This brings me to a brief diatribe about the state of the branch of ethics. I tend to stay away from ethics in a discussional forum, and I stay well away from ethicists. Part of the reason is that many ethicists have no training in philosophy. I was a private consultant at a medical conference, a few years ago, and I was astonished by a number of items, e.g., lack of clarity in the meanings of words used, lack of reasoning in statements, and other, rather basic, items that (I hope) any philosopher would point out. The panel chair was a “resident medical ethicist” at a hospital, yet she had no formal knowledge of ethics, as a branch of philosophy. I suspect the same might be true of Barbara MacKinnon, author of the abovementioned textbook. It makes you wonder, given the number of people I’ve encountered in the field of ethics without any formal philosophical training, what exactly is going on? Answer: dogmatism. Just as is the case in politics —and I consider professional ethics to be a rhetorical subdivision within politics, not a branch of philosophy—, the bodies occupying the professional field are interested in forcing people to think what they, themselves, want them to think; not a genuine seeking after what is right. (Again, reconsider my remark about postmodernism.) This is also true, unfortunately, of most academic “ethicists.” It is believed, in keeping with the postermodern flavor of socio-psychological assumptions, that there is not Truth, there is no such thing as reason, that can get one there, and there is no “Right” or “the Good.” I believe it is this tacit “knowledge,” or call it assumptions, as I have, that has left ethics courses without philosophy prerequisites. The Sophists rule the day: what is Right is what the reporters and politicians (and all other rhetoricians), lawyers (more rhetoricians, for good measure), and so forth, convince others of —and that is all the more the postmodern mentality will admit.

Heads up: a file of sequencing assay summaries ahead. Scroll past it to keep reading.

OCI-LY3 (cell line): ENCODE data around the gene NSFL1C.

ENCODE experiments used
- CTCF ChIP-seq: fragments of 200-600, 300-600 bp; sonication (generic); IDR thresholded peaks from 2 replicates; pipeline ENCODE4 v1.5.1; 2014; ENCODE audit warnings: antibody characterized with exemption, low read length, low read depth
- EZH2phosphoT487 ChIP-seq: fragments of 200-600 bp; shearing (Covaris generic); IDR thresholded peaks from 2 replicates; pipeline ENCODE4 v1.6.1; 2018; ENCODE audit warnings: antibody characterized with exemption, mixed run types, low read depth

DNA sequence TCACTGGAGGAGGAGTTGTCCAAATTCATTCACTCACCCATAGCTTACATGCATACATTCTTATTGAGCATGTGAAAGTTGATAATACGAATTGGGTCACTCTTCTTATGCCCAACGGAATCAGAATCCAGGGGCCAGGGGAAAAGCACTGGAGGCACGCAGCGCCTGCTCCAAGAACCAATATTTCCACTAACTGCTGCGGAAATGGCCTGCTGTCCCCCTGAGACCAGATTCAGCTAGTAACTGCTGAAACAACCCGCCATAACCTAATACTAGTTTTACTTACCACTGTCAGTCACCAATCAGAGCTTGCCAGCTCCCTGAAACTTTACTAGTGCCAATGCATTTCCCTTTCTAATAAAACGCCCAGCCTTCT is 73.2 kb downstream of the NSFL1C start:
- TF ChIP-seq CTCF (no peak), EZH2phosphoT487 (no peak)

I, here, say “deplorable,” because people seeking a profession of better-than-modest salary and summers off, who cannot succinctly state the value of that profession, is, plainly put, a deplorable lot. In fact, this deplorable lot, I maintain, is the reason that school corporations and Schools of Education don’t take mathematics seriously anymore. If nobody, but a select few, can say what the use of some thing is, then of what use can it be(!?) –aside from ensuring the occupation of a self-interested lot who seek a summer’s paid vacation. (Also, note that there are a few of us trying to alter this current state of affairs, and improve the standing within this subject of the noble profession.)
 Scientism and scientific illiteracy are both becoming unmanageably big problems. “Scientism” is the idea that science has all of the answers and can solve all of our problem, which proves a problematic proposition in such a course as ethics, whatever Sam Harris might think. Scientific illiteracy, in a world in which studies and statistics are used increasingly to make assertions, is, naturally, problematic. Most of what I have seen is that students commit the informal fallacy of the argumentum ad verecundiam or appeal to authority. In both cases, understanding philosophy and being able to do a little philosophy would be the best medicine for righting these problems.